MY GRANNY THE GOLDFISH by Anosh Irani, directed by Rosemary Dunsmore, with Kawa Ada, Yolande Bavan, Veena Sood and Sanjay Talwar (Factory Theatre, 125 Bathurst). Previews through Wednesday (March 21), opens Thursday (March 22) and runs to April 15, Tuesday-Saturday 8 pm, matinee Sunday 2 pm. $30-$40, Sunday pwyc, preview $20. 416-504-9971. See listing.
Laughter cures on several levels in My Granny The Goldfish, Vancouver writer Anosh Irani's play about Nico, a young Indian man dealing with illness and an emotionally debilitating family.
A hypochondriac, Nico (Kawa Ada) lives in Canada partly as a way of distancing himself from his parents in Bombay. When he finds himself in a Vancouver hospital, his grandmother pays an unexpected visit.
An admitted alcoholic - the play's title comes from her deceased husband's calling her his goldfish because of her love for golden whiskey - Granny (Yolande Bavan) carries around a flask and regularly dispenses her wisdom to anyone who'll listen.
"Yet she's the epitome of compassion," says Kawa Ada, who plays Nico in the Factory Theatre production. "Granny is such a dichotomy, which is part of her humanity; one moment she'll spout a fantastic proverb of folk wisdom, the next she's undercut it with a crass, shocking anecdote.
"That's how she lives her life and wants Nico to, as well. She has real passion, real love for life, but no sentimentality for the world in which she lives."
In contrast to Granny, Nico sees his parents, Farzeen (Veena Sood) and Dara (Sanjay Talwar), as frustrating and inexplicable figures. Also heavy drinkers, they fight constantly and are given to racist and sexist comments.
Surprisingly, playwright (Bombay Black) and novelist (The Song of Kahunsha and Dahanu Road) Irani looks at his characters through a comic lens.
"In contrast to the others, Nico is an idealist who cringes whenever he hears his family making disparaging remarks," offers Ada, who spent three seasons at the Shaw Festival and appeared in Cahoots Theatre's paper SERIES last spring. "He learns there's a beauty in his family's flaws. In accepting his family, he lets go of what's been imprisoning him.
"Nico has spent his life holding tightly onto his beliefs and neuroses, blaming his alcoholic parents and upbringing. He starts to mature only when he accepts what his Granny says and looks at his family with different eyes; that's when he moves from a boy stuck in one place to someone with glimpses of what it's like to be an adult."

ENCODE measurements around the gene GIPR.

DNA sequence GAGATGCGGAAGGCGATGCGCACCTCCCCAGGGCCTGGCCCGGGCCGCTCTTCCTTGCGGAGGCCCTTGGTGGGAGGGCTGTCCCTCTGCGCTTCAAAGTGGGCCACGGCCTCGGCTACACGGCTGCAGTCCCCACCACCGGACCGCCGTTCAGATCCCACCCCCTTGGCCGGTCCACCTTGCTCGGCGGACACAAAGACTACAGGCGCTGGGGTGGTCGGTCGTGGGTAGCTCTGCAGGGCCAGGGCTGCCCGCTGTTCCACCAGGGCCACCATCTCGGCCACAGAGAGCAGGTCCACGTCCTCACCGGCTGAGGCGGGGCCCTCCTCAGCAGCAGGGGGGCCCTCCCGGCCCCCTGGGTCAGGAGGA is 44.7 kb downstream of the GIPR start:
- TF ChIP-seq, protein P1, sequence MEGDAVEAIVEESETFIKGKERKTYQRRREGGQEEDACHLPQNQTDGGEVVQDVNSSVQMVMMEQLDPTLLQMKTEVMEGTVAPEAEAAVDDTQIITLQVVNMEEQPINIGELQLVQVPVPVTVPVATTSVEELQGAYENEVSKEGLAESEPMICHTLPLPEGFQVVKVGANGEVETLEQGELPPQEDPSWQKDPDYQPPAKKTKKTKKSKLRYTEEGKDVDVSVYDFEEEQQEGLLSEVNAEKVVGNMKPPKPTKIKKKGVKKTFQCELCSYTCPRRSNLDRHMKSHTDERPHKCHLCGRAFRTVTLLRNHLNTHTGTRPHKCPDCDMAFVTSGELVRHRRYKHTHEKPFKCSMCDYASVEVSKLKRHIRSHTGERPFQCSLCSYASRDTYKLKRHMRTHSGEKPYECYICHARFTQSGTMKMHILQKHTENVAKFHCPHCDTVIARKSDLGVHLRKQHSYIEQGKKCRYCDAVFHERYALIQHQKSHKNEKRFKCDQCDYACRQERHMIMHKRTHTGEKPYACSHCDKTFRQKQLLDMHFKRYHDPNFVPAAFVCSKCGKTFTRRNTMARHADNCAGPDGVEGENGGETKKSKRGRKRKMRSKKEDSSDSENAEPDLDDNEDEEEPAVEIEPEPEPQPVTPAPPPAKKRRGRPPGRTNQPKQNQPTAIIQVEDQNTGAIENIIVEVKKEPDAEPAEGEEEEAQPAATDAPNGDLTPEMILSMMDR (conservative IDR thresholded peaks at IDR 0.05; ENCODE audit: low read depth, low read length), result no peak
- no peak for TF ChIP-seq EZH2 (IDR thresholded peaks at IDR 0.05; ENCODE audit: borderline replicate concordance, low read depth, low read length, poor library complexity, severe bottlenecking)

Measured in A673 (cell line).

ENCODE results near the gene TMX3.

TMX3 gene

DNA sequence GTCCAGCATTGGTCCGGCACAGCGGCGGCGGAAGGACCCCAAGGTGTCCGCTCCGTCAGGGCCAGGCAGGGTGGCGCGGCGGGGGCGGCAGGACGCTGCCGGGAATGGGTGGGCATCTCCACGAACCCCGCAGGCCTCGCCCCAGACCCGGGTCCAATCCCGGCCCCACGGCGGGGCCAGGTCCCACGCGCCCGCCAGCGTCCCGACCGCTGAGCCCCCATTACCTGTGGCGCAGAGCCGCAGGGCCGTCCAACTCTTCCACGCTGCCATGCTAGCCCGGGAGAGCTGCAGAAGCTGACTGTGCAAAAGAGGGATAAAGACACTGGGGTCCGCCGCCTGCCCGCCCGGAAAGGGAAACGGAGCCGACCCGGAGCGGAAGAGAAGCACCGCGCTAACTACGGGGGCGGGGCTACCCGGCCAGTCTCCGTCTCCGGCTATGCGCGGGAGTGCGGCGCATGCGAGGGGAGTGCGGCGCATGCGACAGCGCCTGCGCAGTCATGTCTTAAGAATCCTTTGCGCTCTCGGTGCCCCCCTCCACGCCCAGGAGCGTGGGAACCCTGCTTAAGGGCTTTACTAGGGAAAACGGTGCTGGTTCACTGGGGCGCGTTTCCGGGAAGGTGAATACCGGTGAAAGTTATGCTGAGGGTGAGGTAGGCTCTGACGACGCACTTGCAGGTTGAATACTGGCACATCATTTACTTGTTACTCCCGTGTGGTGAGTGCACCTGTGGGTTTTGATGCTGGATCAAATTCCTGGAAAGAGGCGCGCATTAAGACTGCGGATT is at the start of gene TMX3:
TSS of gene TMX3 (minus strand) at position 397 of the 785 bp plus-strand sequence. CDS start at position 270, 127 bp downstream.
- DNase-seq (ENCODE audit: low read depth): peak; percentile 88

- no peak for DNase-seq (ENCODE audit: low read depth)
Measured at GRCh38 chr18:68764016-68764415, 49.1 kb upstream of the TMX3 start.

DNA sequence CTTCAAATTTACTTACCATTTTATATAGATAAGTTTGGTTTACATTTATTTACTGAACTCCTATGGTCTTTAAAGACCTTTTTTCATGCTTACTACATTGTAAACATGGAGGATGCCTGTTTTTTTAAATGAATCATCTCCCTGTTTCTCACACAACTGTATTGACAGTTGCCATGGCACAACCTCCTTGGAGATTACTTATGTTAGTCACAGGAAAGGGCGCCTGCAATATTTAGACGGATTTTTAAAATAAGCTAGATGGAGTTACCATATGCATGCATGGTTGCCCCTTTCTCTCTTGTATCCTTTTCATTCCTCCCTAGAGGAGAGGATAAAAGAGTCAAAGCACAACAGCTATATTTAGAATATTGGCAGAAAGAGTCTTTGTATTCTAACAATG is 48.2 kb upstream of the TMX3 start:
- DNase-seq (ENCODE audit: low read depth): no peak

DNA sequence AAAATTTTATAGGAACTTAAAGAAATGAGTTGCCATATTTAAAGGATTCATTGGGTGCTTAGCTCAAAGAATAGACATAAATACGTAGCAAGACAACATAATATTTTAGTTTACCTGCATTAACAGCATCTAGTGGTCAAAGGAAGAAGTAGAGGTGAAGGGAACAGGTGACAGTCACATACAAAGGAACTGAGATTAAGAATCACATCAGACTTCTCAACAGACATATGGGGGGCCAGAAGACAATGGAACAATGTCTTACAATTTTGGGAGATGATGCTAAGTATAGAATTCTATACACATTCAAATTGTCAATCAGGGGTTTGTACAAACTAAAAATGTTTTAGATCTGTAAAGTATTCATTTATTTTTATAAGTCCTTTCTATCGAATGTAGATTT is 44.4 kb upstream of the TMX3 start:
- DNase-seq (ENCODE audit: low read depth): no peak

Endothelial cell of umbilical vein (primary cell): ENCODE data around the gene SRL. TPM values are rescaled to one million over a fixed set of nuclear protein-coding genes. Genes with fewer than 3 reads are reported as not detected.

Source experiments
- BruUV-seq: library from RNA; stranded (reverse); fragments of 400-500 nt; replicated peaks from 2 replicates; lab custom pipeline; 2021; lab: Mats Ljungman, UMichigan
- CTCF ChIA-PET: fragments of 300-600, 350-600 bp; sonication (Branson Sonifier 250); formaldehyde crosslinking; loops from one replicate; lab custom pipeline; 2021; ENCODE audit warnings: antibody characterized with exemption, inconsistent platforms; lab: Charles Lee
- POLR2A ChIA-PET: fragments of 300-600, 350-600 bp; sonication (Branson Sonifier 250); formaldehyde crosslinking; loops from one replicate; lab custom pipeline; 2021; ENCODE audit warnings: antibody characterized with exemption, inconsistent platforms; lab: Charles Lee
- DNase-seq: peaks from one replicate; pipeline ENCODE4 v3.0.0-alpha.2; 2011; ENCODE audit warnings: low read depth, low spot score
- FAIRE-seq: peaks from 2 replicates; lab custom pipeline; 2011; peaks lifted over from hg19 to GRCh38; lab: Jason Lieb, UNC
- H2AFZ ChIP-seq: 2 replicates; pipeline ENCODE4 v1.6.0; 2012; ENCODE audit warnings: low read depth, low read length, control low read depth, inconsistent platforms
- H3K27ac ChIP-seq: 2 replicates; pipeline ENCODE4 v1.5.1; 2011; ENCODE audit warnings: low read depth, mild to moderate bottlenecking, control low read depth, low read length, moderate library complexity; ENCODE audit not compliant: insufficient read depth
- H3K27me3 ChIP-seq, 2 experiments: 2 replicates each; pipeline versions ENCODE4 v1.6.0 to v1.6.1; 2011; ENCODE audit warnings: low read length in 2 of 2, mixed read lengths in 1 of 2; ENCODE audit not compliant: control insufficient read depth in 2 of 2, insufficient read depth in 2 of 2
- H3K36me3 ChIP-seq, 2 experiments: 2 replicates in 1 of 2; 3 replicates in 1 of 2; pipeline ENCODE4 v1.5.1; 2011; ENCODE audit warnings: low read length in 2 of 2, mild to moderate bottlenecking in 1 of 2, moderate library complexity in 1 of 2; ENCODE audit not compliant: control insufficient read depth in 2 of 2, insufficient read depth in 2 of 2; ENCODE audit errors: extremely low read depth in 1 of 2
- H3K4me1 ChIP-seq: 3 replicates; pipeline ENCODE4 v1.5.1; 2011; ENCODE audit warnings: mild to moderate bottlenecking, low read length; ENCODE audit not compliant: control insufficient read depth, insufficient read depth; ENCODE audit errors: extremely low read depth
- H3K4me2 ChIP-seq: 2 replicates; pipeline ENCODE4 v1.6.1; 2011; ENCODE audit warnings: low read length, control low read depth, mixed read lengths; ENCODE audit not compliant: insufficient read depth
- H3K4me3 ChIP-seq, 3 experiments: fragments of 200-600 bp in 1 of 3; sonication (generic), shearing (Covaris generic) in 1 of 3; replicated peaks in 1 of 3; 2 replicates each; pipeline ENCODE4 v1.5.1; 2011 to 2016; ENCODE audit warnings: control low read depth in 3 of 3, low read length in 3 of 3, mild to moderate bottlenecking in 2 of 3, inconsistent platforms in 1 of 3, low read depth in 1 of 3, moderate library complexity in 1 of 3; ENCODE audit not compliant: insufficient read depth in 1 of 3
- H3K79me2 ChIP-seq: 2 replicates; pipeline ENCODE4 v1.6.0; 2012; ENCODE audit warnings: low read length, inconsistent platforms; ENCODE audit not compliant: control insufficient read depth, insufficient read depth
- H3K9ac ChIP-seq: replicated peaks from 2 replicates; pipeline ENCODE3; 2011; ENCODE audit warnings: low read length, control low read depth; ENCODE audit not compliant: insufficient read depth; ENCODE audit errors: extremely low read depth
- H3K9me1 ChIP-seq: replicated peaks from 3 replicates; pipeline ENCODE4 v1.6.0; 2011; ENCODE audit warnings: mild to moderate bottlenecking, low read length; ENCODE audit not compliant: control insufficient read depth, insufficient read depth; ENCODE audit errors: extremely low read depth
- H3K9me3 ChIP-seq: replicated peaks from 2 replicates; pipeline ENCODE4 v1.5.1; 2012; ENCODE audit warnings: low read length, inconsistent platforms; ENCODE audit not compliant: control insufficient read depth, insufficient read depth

Comedy might seem an unusual way to bring about the change.
"But in Eastern cultures, whether at home or in a diasporic community, humour is a way of getting through the toughest of situations," explains Ada, whose family left Afghanistan. "Though Nico's family isn't dealing with too many external hardships, there is lots of internal strife between the generations.
"Laughter helps the audience, too, allowing viewers to listen to and think about some of the play's more uncomfortable material in a different way."
Even with the laughs, he admits that Nico can be a hard part to play.
"That's because I'm so stationery, in bed for almost the entire show. It's a physical challenge to find variety in a confined space, as the other three characters dance around the immobile Nico.
"Also, he's not the funny one but the character who reacts to what's going on around him. It's a challenge for me as an actor to allow the other performers to inform what I give back to them; I have to live moment to moment, with nothing premeditated."
Ada's especially happy to be in a mainstage production of a script by an Indo-Canadian playwright featuring a multicultural cast; last fall, also at Factory Theatre, a diverse group of actors performed Tomson Highway's The Rez Sisters. That inclusiveness is also part of the mandate at Cahoots Theatre, where Ada is playwright in residence, working on a piece called Aman And Roshan, each in two times.
"I appreciate that both theatres seek out plays and actors that reflect the face of this city and country."